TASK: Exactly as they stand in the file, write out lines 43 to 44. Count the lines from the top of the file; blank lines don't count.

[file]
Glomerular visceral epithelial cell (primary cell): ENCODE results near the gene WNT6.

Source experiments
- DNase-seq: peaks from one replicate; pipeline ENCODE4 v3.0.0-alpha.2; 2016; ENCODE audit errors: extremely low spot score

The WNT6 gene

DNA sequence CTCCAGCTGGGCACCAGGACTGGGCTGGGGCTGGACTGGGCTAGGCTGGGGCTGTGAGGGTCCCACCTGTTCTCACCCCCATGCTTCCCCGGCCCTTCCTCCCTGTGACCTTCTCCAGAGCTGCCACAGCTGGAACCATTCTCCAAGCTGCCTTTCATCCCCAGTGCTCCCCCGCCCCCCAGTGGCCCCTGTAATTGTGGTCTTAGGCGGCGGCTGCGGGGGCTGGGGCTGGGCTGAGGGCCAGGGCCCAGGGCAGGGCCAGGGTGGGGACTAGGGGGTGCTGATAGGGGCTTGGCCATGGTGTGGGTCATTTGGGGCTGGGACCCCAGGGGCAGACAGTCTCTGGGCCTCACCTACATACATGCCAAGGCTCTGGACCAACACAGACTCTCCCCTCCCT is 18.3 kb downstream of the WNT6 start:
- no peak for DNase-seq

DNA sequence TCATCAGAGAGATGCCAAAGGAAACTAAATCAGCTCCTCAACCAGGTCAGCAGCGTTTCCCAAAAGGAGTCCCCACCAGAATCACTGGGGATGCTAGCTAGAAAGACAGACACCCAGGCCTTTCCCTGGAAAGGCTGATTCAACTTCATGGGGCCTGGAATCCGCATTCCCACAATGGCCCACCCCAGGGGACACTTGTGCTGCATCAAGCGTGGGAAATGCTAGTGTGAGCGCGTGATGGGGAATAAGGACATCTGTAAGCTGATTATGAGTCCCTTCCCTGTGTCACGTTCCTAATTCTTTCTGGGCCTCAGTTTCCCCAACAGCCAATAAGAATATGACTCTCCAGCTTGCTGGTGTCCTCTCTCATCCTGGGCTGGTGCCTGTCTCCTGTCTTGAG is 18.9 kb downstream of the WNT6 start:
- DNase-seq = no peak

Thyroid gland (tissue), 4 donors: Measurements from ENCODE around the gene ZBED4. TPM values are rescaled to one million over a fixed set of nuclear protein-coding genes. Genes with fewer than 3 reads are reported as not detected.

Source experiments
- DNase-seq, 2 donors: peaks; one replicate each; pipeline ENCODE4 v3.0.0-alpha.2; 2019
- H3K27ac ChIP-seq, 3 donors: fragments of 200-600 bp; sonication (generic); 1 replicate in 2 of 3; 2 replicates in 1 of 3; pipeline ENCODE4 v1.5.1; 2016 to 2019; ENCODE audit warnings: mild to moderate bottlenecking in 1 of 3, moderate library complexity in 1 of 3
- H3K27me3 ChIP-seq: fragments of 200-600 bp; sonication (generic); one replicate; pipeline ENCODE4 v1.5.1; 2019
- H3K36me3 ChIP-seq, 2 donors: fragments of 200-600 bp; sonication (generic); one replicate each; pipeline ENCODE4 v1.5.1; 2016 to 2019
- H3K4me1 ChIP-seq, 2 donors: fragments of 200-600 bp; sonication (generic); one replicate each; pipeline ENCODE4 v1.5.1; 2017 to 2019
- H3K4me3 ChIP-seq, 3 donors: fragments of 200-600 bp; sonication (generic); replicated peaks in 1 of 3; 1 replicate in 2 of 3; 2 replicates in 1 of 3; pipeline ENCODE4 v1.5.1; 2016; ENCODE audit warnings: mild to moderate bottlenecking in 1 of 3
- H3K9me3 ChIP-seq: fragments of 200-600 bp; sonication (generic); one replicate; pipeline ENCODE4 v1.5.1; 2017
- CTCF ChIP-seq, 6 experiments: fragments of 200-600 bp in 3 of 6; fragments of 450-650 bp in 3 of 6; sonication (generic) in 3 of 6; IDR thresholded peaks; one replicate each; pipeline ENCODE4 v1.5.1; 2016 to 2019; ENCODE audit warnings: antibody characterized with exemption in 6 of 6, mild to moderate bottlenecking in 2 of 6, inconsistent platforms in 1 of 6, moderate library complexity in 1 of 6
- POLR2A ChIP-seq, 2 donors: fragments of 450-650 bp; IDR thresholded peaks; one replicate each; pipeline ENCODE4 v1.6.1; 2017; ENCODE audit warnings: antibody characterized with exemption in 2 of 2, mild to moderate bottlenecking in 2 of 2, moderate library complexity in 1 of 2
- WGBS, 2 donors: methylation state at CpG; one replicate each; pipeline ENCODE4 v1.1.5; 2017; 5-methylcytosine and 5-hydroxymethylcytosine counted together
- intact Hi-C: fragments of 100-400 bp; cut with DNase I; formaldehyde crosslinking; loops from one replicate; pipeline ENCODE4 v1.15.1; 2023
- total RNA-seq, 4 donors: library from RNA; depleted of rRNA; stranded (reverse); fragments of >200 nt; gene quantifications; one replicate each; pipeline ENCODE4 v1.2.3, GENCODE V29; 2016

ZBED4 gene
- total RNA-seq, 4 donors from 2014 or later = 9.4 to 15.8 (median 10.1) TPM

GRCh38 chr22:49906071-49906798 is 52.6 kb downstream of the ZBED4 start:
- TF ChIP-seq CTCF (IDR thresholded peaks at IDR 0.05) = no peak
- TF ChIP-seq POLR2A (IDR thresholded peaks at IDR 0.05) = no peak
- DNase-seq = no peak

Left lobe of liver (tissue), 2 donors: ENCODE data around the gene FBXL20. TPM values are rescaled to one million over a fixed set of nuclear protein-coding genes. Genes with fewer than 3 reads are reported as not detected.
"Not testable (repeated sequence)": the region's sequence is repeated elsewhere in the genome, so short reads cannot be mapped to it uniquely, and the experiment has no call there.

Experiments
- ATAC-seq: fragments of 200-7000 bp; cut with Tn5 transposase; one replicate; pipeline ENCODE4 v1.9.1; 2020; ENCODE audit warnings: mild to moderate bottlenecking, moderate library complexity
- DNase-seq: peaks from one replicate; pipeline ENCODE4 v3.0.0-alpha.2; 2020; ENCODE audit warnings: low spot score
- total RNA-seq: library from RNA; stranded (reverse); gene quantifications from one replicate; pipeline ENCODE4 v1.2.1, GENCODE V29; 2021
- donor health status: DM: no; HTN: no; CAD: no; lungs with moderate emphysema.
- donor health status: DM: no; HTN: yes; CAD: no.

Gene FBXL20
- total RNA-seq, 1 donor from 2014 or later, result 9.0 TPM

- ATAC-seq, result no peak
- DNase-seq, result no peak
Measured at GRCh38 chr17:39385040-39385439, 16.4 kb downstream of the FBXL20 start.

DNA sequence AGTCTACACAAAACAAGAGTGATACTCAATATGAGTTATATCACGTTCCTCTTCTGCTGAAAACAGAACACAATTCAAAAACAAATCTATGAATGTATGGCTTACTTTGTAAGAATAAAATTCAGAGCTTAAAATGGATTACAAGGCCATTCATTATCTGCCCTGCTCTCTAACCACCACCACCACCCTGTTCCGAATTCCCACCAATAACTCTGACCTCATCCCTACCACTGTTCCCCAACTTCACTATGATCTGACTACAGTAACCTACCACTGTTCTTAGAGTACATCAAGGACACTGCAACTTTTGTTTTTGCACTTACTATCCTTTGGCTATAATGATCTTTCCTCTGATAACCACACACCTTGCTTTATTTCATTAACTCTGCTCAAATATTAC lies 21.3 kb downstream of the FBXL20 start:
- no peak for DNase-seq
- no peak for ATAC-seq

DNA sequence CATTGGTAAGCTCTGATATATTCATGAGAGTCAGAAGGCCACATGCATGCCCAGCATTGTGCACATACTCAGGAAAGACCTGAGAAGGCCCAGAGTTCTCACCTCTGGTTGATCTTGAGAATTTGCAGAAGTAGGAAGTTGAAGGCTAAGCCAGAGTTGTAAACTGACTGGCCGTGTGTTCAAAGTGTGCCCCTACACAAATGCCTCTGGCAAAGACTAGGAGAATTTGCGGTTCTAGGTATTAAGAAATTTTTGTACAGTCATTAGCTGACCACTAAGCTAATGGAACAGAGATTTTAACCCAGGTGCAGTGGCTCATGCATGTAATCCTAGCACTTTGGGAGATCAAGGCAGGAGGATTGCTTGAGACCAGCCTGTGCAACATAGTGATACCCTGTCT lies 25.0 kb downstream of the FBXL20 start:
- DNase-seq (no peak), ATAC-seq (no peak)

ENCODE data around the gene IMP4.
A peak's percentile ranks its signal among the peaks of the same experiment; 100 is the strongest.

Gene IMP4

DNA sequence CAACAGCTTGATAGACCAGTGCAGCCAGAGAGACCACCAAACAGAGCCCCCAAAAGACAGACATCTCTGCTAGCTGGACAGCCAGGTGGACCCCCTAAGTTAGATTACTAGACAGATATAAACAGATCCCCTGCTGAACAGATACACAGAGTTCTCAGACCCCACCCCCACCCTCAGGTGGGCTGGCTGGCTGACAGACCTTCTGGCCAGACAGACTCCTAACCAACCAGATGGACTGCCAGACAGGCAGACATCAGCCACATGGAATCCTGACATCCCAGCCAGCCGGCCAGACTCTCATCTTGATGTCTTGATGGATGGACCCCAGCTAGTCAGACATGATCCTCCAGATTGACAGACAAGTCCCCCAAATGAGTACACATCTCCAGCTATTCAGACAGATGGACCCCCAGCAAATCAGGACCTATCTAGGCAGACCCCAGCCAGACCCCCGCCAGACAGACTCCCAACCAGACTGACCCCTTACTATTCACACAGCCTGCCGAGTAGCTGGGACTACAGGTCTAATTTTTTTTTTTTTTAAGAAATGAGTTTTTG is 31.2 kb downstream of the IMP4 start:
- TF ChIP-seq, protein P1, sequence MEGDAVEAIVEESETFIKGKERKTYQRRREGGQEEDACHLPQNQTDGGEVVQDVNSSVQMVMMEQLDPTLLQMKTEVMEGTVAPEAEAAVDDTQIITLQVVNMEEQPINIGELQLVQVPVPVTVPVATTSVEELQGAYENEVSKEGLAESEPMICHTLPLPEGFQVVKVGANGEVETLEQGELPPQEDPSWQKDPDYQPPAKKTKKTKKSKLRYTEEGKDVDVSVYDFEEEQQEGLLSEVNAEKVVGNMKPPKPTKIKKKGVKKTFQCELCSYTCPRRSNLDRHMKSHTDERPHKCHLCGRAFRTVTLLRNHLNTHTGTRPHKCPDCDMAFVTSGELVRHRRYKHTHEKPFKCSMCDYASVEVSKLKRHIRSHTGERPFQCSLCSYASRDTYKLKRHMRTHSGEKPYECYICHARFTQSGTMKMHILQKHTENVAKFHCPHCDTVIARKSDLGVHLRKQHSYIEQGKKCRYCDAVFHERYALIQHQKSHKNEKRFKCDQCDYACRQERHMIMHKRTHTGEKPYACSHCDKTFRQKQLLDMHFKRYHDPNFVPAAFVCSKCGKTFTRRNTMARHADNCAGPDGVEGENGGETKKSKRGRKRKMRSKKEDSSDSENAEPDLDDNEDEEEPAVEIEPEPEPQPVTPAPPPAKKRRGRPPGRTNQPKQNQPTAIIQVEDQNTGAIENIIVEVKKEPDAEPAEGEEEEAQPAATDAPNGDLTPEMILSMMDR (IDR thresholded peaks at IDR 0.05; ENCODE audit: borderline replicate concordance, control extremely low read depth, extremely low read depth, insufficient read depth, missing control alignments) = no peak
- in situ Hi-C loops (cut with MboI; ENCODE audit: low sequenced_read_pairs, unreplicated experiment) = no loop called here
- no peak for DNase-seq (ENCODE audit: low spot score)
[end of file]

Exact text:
- no peak for DNase-seq
- no peak for ATAC-seq